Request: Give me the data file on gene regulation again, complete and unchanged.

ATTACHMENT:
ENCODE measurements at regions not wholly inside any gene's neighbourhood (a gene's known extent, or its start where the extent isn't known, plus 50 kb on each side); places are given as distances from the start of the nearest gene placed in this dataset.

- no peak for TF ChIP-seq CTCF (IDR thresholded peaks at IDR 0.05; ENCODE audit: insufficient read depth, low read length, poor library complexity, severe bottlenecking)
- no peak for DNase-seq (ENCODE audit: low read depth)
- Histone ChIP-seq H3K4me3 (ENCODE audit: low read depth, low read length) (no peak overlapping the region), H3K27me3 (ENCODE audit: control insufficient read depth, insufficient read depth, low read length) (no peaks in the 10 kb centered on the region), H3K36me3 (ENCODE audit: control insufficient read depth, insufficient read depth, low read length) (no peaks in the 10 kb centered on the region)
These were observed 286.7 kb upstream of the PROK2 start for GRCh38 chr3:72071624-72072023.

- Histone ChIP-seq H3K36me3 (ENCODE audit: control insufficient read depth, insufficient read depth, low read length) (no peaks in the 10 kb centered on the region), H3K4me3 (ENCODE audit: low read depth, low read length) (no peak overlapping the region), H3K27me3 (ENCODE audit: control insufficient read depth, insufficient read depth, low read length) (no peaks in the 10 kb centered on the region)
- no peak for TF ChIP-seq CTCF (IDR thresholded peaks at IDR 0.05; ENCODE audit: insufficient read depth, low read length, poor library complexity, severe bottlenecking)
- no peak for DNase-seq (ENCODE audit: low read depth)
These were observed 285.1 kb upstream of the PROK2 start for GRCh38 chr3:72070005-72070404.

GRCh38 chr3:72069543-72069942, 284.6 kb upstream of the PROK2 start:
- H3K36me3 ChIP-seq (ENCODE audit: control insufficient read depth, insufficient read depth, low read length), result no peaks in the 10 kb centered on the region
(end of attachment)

ENCODE measurements at regions not wholly inside any gene's neighbourhood (a gene's known extent, or its start where the extent isn't known, plus 50 kb on each side); places are given as distances from the start of the nearest gene placed in this dataset.

- no peak for TF ChIP-seq CTCF (IDR thresholded peaks at IDR 0.05; ENCODE audit: insufficient read depth, low read length, poor library complexity, severe bottlenecking)
- no peak for DNase-seq (ENCODE audit: low read depth)
- Histone ChIP-seq H3K4me3 (ENCODE audit: low read depth, low read length) (no peak overlapping the region), H3K27me3 (ENCODE audit: control insufficient read depth, insufficient read depth, low read length) (no peaks in the 10 kb centered on the region), H3K36me3 (ENCODE audit: control insufficient read depth, insufficient read depth, low read length) (no peaks in the 10 kb centered on the region)
These were observed 286.7 kb upstream of the PROK2 start for GRCh38 chr3:72071624-72072023.

- Histone ChIP-seq H3K36me3 (ENCODE audit: control insufficient read depth, insufficient read depth, low read length) (no peaks in the 10 kb centered on the region), H3K4me3 (ENCODE audit: low read depth, low read length) (no peak overlapping the region), H3K27me3 (ENCODE audit: control insufficient read depth, insufficient read depth, low read length) (no peaks in the 10 kb centered on the region)
- no peak for TF ChIP-seq CTCF (IDR thresholded peaks at IDR 0.05; ENCODE audit: insufficient read depth, low read length, poor library complexity, severe bottlenecking)
- no peak for DNase-seq (ENCODE audit: low read depth)
These were observed 285.1 kb upstream of the PROK2 start for GRCh38 chr3:72070005-72070404.

GRCh38 chr3:72069543-72069942, 284.6 kb upstream of the PROK2 start:
- H3K36me3 ChIP-seq (ENCODE audit: control insufficient read depth, insufficient read depth, low read length), result no peaks in the 10 kb centered on the region